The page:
The whole process might feel intimidating by now, but don’t bail on design thinking yet! After you’re done with this guide you’ll have a solid understanding of how to tie it into your work routine.
So let’s dive a bit deeper into what each of the design thinking phases means.
Empathize – stage 1 of the design thinking process
Although design thinking is a non-linear path, most of the projects begin with the empathizing phase. Quite simply because empathy towards the end-users lies at the very core of the design thinking mindset (remember the three pillars of design thinking?)
The goal of this stage is to gain a deep understanding of the actual users you are designing for. What moves them, what troubles them? How do they go about their day? What causes friction for them? What are their actual problems, and what is the solution they really need for them?
So, what’s the best way to get in the head of your target user?
Like with any design thinking phase, there’s not a single ‘correct’ way you should use to get the best results. It all depends on the nature of your project, time-frame, budget, and available resources. Here are a few examples of some of the techniques that are often used by design thinking practitioners:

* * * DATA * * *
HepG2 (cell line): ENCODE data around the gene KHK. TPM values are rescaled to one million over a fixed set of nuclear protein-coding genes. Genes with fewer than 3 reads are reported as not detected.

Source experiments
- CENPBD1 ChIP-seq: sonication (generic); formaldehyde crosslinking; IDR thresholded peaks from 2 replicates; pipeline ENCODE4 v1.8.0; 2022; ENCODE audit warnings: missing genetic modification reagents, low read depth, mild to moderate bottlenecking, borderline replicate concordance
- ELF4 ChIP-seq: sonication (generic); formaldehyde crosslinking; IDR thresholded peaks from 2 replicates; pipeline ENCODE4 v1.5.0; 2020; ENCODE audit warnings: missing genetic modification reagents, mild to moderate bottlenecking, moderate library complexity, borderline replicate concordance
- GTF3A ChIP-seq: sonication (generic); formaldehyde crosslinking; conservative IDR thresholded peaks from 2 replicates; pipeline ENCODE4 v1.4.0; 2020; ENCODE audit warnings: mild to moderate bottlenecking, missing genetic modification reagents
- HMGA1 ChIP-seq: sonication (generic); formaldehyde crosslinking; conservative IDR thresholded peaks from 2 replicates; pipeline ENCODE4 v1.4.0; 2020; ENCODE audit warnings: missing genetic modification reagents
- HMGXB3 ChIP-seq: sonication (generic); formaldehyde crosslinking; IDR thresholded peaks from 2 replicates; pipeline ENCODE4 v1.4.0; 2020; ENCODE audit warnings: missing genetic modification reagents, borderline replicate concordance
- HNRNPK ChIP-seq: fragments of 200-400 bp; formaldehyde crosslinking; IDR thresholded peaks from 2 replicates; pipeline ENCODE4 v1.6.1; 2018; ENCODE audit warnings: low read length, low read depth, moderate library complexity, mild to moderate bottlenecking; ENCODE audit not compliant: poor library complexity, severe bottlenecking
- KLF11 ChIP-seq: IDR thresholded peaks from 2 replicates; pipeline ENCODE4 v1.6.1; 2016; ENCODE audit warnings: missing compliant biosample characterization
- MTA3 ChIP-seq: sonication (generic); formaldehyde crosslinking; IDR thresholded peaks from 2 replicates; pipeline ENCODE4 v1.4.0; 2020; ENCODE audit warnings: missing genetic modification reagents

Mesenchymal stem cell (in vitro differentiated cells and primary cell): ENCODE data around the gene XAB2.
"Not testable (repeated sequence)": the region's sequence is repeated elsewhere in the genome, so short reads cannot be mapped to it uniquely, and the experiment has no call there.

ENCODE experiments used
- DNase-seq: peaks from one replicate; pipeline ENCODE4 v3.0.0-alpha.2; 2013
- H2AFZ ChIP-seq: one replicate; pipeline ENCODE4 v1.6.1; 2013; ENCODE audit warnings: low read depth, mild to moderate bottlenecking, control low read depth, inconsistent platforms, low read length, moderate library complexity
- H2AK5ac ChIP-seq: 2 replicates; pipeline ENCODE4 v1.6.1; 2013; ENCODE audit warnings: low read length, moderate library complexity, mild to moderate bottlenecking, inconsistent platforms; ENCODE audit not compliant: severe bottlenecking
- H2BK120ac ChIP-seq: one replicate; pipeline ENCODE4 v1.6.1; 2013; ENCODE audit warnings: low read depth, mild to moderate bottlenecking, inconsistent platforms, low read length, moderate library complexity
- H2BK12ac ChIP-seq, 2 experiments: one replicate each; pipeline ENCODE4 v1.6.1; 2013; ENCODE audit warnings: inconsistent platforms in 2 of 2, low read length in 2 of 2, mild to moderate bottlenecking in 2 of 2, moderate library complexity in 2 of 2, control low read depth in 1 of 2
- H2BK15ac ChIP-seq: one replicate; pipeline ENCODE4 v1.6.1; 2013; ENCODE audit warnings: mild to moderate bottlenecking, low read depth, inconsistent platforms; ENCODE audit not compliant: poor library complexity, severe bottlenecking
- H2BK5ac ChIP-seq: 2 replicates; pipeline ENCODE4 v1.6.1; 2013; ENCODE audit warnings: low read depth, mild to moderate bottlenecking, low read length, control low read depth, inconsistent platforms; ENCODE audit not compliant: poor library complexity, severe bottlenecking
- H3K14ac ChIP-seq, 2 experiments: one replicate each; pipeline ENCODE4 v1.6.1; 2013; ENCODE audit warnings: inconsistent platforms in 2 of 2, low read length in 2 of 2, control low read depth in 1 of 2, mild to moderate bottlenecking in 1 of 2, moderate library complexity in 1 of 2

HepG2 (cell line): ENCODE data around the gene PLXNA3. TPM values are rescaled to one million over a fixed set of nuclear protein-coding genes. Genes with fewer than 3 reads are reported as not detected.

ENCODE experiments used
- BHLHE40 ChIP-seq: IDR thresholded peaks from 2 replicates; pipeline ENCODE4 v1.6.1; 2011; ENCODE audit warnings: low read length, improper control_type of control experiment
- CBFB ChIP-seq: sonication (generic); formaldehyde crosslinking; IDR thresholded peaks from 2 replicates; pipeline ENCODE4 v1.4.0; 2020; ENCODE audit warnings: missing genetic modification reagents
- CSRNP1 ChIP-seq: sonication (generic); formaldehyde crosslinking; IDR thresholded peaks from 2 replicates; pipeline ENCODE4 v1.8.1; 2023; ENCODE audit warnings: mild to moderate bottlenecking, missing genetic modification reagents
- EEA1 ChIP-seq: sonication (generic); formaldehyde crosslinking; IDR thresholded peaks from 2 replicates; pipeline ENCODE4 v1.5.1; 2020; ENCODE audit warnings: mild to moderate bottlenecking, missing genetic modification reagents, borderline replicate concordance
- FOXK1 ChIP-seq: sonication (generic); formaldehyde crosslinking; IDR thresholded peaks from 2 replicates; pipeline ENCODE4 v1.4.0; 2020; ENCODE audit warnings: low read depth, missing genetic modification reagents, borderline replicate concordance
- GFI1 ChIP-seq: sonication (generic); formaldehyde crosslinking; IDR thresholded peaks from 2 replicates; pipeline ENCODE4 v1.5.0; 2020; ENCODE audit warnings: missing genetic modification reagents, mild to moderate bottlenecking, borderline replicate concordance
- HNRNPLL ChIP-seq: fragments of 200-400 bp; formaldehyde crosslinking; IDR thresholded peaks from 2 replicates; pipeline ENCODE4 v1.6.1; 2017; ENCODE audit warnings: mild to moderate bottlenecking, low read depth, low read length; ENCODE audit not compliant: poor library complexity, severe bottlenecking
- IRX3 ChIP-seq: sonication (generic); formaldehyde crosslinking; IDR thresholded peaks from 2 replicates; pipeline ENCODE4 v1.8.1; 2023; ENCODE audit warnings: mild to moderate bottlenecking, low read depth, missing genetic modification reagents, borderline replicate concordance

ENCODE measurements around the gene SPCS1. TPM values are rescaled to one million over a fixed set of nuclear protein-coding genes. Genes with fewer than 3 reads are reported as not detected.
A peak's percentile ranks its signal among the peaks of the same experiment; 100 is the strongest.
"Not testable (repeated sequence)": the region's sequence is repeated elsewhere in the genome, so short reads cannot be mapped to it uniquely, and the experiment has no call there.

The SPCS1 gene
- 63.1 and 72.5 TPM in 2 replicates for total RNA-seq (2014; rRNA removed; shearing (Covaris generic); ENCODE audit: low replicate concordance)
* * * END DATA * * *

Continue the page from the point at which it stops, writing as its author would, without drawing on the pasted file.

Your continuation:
- User-based studies
As the name suggests, this technique is all about drawing insights and observations from studying your users. This can take on any form you’d like, be it a video or photo study or actual research.
- Beginner’s mind approach
Invite some zen into your life, and for a moment – just observe, without judging. Too cliche? Don’t let the spiritual references put you off. Beginner’s mindset is a useful tool to uncover deep insights. Leave your assumptions, previous knowledge and experiences at the door and invite curiosity into the process.